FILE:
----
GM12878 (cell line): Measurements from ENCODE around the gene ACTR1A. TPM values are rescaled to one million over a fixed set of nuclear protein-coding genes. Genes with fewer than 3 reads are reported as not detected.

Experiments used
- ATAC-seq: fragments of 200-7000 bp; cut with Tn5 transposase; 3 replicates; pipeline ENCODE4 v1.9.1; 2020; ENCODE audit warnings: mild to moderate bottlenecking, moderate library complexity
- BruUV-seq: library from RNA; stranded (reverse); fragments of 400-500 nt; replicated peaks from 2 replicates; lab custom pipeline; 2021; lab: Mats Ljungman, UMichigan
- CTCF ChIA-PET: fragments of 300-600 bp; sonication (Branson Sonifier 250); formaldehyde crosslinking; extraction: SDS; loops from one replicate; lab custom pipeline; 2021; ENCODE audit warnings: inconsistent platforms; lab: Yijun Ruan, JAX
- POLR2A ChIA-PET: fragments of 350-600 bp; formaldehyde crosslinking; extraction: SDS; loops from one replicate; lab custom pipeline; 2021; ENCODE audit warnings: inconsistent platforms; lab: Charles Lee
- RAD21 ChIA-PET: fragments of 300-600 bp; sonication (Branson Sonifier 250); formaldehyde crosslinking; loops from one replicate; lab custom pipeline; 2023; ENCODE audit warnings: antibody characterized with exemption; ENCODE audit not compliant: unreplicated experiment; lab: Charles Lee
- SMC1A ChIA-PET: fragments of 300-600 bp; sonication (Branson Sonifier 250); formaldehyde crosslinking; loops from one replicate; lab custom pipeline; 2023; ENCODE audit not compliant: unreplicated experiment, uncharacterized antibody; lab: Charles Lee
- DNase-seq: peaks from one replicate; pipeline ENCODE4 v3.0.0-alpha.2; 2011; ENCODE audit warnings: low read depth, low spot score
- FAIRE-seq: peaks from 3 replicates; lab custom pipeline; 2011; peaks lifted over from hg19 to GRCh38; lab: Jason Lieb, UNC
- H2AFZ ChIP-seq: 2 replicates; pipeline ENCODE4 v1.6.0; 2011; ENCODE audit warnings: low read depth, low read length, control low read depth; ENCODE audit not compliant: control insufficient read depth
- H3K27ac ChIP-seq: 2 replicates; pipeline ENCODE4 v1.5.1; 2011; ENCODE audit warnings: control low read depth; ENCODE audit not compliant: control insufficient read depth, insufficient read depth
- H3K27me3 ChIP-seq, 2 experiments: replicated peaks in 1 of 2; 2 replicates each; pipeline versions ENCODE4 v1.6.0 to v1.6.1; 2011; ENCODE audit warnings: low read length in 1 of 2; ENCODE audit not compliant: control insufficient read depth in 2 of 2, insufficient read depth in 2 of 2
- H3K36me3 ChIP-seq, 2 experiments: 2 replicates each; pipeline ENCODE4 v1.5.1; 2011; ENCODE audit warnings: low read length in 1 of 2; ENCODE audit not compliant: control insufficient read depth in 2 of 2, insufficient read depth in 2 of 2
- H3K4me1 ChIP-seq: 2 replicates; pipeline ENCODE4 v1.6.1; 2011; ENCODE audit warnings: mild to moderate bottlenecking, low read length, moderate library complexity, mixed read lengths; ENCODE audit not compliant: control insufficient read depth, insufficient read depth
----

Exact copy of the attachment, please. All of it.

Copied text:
GM12878 (cell line): Measurements from ENCODE around the gene ACTR1A. TPM values are rescaled to one million over a fixed set of nuclear protein-coding genes. Genes with fewer than 3 reads are reported as not detected.

Experiments used
- ATAC-seq: fragments of 200-7000 bp; cut with Tn5 transposase; 3 replicates; pipeline ENCODE4 v1.9.1; 2020; ENCODE audit warnings: mild to moderate bottlenecking, moderate library complexity
- BruUV-seq: library from RNA; stranded (reverse); fragments of 400-500 nt; replicated peaks from 2 replicates; lab custom pipeline; 2021; lab: Mats Ljungman, UMichigan
- CTCF ChIA-PET: fragments of 300-600 bp; sonication (Branson Sonifier 250); formaldehyde crosslinking; extraction: SDS; loops from one replicate; lab custom pipeline; 2021; ENCODE audit warnings: inconsistent platforms; lab: Yijun Ruan, JAX
- POLR2A ChIA-PET: fragments of 350-600 bp; formaldehyde crosslinking; extraction: SDS; loops from one replicate; lab custom pipeline; 2021; ENCODE audit warnings: inconsistent platforms; lab: Charles Lee
- RAD21 ChIA-PET: fragments of 300-600 bp; sonication (Branson Sonifier 250); formaldehyde crosslinking; loops from one replicate; lab custom pipeline; 2023; ENCODE audit warnings: antibody characterized with exemption; ENCODE audit not compliant: unreplicated experiment; lab: Charles Lee
- SMC1A ChIA-PET: fragments of 300-600 bp; sonication (Branson Sonifier 250); formaldehyde crosslinking; loops from one replicate; lab custom pipeline; 2023; ENCODE audit not compliant: unreplicated experiment, uncharacterized antibody; lab: Charles Lee
- DNase-seq: peaks from one replicate; pipeline ENCODE4 v3.0.0-alpha.2; 2011; ENCODE audit warnings: low read depth, low spot score
- FAIRE-seq: peaks from 3 replicates; lab custom pipeline; 2011; peaks lifted over from hg19 to GRCh38; lab: Jason Lieb, UNC
- H2AFZ ChIP-seq: 2 replicates; pipeline ENCODE4 v1.6.0; 2011; ENCODE audit warnings: low read depth, low read length, control low read depth; ENCODE audit not compliant: control insufficient read depth
- H3K27ac ChIP-seq: 2 replicates; pipeline ENCODE4 v1.5.1; 2011; ENCODE audit warnings: control low read depth; ENCODE audit not compliant: control insufficient read depth, insufficient read depth
- H3K27me3 ChIP-seq, 2 experiments: replicated peaks in 1 of 2; 2 replicates each; pipeline versions ENCODE4 v1.6.0 to v1.6.1; 2011; ENCODE audit warnings: low read length in 1 of 2; ENCODE audit not compliant: control insufficient read depth in 2 of 2, insufficient read depth in 2 of 2
- H3K36me3 ChIP-seq, 2 experiments: 2 replicates each; pipeline ENCODE4 v1.5.1; 2011; ENCODE audit warnings: low read length in 1 of 2; ENCODE audit not compliant: control insufficient read depth in 2 of 2, insufficient read depth in 2 of 2
- H3K4me1 ChIP-seq: 2 replicates; pipeline ENCODE4 v1.6.1; 2011; ENCODE audit warnings: mild to moderate bottlenecking, low read length, moderate library complexity, mixed read lengths; ENCODE audit not compliant: control insufficient read depth, insufficient read depth